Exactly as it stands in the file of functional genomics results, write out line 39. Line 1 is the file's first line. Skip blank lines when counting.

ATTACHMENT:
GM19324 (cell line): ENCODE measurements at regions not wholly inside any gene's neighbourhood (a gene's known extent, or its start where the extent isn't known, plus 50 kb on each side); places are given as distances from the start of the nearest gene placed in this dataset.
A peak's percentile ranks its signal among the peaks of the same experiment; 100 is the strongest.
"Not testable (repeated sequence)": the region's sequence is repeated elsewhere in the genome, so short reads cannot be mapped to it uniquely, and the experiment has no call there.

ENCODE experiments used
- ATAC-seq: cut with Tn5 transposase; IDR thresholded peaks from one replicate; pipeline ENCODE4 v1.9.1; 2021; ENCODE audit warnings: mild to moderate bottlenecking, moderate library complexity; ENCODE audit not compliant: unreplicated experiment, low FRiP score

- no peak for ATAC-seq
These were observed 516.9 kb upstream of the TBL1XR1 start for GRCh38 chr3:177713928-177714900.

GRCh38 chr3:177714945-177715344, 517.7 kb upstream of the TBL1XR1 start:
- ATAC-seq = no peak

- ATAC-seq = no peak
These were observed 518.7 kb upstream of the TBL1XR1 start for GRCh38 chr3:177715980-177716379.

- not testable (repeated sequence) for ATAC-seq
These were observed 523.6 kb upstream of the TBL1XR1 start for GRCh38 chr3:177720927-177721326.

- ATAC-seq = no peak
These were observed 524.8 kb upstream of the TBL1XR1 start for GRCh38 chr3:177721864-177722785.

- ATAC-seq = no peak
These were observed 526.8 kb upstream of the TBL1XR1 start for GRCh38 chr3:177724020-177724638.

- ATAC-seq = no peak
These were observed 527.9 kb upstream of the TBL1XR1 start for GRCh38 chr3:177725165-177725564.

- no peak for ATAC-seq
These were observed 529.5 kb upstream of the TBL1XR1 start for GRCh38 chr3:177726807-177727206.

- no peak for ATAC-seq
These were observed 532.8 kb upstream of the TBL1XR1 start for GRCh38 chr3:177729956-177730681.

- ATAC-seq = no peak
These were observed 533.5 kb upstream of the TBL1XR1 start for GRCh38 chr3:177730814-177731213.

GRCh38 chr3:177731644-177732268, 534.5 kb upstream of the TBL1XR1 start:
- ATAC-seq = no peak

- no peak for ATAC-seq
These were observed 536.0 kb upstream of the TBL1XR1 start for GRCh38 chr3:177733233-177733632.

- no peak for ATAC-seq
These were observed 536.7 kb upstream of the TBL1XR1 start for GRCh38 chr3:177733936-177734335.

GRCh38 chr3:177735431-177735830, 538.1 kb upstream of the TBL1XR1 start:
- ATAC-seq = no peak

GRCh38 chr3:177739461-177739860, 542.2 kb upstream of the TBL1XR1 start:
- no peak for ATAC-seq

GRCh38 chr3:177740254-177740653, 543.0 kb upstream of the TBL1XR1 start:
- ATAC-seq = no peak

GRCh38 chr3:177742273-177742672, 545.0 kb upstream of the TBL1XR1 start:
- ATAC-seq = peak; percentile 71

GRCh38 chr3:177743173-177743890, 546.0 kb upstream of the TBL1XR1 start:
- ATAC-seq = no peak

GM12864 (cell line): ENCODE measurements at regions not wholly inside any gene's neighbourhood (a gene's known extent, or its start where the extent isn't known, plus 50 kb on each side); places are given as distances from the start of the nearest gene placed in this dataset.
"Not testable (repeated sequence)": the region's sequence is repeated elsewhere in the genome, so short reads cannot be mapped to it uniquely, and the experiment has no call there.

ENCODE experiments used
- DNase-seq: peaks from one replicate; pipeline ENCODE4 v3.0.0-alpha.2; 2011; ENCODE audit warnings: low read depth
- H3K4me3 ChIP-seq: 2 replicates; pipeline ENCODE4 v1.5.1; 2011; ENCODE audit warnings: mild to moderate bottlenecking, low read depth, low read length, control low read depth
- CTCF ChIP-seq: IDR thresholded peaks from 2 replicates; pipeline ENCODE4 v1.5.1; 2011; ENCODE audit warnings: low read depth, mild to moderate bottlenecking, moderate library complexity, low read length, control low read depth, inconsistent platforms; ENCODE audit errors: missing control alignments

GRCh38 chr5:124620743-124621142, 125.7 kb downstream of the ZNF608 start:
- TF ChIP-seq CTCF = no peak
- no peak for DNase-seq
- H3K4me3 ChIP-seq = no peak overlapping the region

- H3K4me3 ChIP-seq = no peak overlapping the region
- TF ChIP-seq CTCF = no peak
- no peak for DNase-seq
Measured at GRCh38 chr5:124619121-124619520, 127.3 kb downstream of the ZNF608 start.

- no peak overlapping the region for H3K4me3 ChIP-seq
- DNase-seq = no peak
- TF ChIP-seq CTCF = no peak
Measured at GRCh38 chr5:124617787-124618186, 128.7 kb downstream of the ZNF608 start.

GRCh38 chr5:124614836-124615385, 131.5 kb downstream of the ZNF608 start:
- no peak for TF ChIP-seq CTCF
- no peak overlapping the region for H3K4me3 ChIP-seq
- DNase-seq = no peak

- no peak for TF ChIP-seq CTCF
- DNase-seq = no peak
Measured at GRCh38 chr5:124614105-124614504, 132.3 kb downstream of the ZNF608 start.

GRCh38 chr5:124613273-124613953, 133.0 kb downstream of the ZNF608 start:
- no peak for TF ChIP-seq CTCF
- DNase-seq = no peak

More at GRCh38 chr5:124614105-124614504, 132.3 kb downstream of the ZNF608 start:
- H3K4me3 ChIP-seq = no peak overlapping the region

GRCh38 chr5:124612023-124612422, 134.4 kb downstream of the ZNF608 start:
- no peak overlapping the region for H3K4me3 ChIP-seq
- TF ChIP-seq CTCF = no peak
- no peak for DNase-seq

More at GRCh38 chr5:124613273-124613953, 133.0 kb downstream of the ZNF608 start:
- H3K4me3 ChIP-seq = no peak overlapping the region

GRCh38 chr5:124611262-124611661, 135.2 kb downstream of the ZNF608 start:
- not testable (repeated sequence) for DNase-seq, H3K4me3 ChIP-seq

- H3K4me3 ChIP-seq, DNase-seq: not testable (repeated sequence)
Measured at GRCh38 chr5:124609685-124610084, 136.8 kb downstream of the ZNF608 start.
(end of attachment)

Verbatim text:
- ATAC-seq = peak; percentile 71